Very anecdotal, with a grain of truth…

PRESIDENT’S DAY WEEKEND in February at some point became the unofficial kickoff of summer-rental shopping in the Long Island seaside retreat called the Hamptons. No secret why: Wall Street’s annual bonus checks typically cleared in late January or early February, making thousands of finance types feel flush enough to lock in a $40,000-per-month “cabin” for July and August.

This could be yet another signature tradition of Wall Street’s boom years to go the way of the straw boater and half-day trading on Saturdays, now that the very notion of the bonus is under attack, and large firms maneuver to make their “talent” into more typical salarymen.

Bank of America (BAC) last week signaled to its investment-banking corps that the uproar over the industry’s bonus culture would shift its pay practices toward higher base salaries.

A memo to staffers from BofA’s president of global banking and wealth management, Brian Moynihan, suggests the new parent of Merrill Lynch is considering boosting base pay and de-emphasizing bonuses.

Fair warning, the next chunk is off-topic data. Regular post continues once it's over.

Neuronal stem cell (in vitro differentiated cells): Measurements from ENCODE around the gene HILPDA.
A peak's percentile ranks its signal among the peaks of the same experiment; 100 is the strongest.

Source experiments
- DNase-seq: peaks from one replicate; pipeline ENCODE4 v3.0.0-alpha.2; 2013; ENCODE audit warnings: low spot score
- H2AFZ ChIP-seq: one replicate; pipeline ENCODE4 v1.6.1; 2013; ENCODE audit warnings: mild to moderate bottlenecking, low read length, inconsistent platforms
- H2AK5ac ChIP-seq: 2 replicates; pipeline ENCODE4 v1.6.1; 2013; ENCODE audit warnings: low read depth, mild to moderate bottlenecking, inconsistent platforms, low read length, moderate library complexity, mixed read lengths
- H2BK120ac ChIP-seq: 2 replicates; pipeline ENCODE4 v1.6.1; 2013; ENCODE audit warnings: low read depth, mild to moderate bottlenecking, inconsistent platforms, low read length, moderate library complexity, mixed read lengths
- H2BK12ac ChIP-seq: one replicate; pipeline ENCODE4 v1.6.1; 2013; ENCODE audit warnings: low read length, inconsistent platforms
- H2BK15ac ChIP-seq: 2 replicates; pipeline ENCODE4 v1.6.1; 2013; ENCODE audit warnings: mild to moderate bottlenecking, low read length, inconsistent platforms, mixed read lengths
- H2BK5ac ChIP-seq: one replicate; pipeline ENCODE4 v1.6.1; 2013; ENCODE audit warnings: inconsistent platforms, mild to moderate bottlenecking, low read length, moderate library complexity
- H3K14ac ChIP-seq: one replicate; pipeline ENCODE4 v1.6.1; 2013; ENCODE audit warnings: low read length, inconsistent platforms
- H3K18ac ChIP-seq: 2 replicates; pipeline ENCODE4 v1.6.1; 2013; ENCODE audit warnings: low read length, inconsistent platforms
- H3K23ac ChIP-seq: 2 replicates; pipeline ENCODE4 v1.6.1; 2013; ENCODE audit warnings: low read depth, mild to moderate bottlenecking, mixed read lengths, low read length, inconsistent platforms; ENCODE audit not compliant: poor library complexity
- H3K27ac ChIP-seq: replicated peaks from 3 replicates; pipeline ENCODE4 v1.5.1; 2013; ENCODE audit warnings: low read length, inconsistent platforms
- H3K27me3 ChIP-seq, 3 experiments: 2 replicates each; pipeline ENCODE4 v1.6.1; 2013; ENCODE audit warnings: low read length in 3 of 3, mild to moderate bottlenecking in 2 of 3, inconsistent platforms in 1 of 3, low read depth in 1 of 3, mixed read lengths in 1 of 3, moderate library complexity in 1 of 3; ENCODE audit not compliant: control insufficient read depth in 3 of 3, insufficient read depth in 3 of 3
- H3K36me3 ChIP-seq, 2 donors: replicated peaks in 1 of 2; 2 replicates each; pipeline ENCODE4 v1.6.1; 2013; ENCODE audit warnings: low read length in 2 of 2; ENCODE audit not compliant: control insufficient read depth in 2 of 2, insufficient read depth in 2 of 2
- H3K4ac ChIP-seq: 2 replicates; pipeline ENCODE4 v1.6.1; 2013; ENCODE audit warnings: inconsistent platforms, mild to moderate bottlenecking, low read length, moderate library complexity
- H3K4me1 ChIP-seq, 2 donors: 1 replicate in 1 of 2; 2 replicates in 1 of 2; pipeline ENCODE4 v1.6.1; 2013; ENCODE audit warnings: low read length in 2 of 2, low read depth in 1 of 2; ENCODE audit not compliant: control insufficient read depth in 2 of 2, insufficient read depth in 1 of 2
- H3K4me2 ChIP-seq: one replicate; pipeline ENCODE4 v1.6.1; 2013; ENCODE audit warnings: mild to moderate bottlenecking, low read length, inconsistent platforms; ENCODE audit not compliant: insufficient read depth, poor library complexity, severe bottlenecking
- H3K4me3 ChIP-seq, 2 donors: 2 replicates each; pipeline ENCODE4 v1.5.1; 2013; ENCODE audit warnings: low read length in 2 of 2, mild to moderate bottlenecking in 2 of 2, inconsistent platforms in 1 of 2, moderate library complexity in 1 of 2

While the measures “would not increase total compensation,” according to the memo, obtained by Barron’s, “we believe it is responsible, and consistent with the emerging public consensus, that a greater percentage of overall compensation come from fixed-base salary. Target incentive compensation [so-called ‘bonuses’] would become a smaller portion of total compensation. Together these steps would better align the interests of employees with the long-term successes and risk considerations of the company.”

Welcome to the new Wall Street, where some might be asking whether summer-house owners will take 52 weekly payroll deductions in lieu of a lump sum.

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Stocks Through a Wide-Angle Lens